The Great Escape with its jaunty theme music may have become an instantly recognisable war film, but journalist Simon Heffer does a worthy job reminding us of our own war film heritage in Fifties British War Films: Days of Glory - 9:00 BBC4. From the daring raids of The Dam Busters to the jocular bullishness of the PoWs in The Colditz Story and the ice cold Atlantic horror of The Cruel Sea, 1950s British classics have shaped the way many of us see our wartime record, and it's not all cosy folklore and singing in the bomb shelter during the air raids. Many of the actors in these films had served in the war and their portrayal of understated heroism cuts through our modern predilection for cynicism.

Wednesday 2 January
David Attenborough explores a vast and diverse continent, aiming to show its landscapes and wildlife as they have never been seen before in Africa - 9:00 BBC1. He begins in the Kalahari desert, Africa's south-west corner, where clever meerkats are outsmarted by a wily bird's use of mimicry, a solitary rhino is seen to exhibit previously unknown sociable behaviours, terrifying insects prey on baby birds and the rarest fish in the world is filmed for the first time. In the neighbouring Namib desert, which receives almost no rain, the competition for scant resources can be fierce, as proven by a ferocious fight for supremacy between two giraffes. A young leopard dangles from a tree in an ungainly fashion, a flock of unbearably cute baby ostriches nervously trot behind their mother on a trip to the overcrowded waterhole, and a female rhino that's totally fed up with her suitor's inept attempts to mate shoves him off and lies down, feigning a headache. This lavish film about African wildlife, presented by broadcasting legend Attenborough, has some delightfully humorous moments tucked in among the more serious – and occasionally nightmarish – scenes. There's nothing remotely amusing about the giant armoured crickets which prey on defenceless, new-born chicks, but Kalahari meerkats are always good value and you may smile at the two male giraffes squaring up to each other to the strains of spaghetti western music. That is until they viciously lash one another in a sequence of ferocious fighting which takes your breath away.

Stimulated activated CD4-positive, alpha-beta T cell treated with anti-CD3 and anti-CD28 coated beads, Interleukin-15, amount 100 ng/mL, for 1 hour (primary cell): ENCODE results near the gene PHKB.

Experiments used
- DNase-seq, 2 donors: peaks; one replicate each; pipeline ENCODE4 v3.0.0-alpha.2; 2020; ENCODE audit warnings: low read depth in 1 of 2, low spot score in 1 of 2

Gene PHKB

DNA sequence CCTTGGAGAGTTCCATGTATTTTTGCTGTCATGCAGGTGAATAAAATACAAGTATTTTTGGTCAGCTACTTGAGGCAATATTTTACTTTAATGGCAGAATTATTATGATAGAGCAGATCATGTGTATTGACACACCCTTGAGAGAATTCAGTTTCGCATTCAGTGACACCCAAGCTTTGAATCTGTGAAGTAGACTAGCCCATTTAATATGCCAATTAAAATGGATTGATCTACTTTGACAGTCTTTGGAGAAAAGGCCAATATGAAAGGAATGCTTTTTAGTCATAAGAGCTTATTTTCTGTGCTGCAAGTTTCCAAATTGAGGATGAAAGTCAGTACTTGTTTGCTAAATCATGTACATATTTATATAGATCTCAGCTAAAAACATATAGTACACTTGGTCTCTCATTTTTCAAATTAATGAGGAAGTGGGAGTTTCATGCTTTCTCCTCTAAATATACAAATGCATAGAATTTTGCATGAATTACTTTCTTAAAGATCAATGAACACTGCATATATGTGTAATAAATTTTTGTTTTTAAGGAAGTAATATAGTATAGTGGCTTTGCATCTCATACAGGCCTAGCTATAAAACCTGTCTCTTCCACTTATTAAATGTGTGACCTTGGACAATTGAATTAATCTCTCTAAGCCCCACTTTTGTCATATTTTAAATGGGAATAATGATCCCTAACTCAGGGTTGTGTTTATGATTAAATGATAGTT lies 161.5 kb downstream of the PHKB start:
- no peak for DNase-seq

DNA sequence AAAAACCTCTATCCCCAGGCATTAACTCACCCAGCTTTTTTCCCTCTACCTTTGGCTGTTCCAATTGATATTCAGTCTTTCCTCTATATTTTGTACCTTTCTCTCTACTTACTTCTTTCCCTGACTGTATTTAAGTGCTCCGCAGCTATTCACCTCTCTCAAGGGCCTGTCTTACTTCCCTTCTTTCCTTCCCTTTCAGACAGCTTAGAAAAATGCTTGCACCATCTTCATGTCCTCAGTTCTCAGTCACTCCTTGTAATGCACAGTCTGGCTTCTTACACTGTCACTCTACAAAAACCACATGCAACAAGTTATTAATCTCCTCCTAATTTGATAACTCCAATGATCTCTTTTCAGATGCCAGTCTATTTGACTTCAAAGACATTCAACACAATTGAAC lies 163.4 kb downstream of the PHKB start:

Echoes of Theatre of Blood, the gloriously over-the-top 1970s horror film starring Vincent Price, reverberate through the latest episode of Midsomer Murders - 8:00 ITV - which starts with the killing of a local author in Midsomer Langley. She was writing a biography of sisters Stella and Diana (Sinead Cusack and Harriet Walter), British B-movie stars in the 1960s. One lives in the village while the other returns on the night of the murder after forty years in Hollywood. The dead author has two puncture marks in her neck – like a vampire's bite. They can probably discount suicide in that case. Thereafter every murder is reminiscent of a horror movie plot (mummification and burial alive included) although this doesn't help pin down a suspect. 'In the film the killer was a three hundred-year-old nobleman who could only drink the blood of female virgins,' offers Barnaby, a horror film buff, of course. Midsomer Murders never takes itself even remotely seriously which is one of the main reasons why it's so popular, but here it's got its tongue so far into its cheek, it's in danger of poking out through its ear. And that, dear blog readers, is a good thing.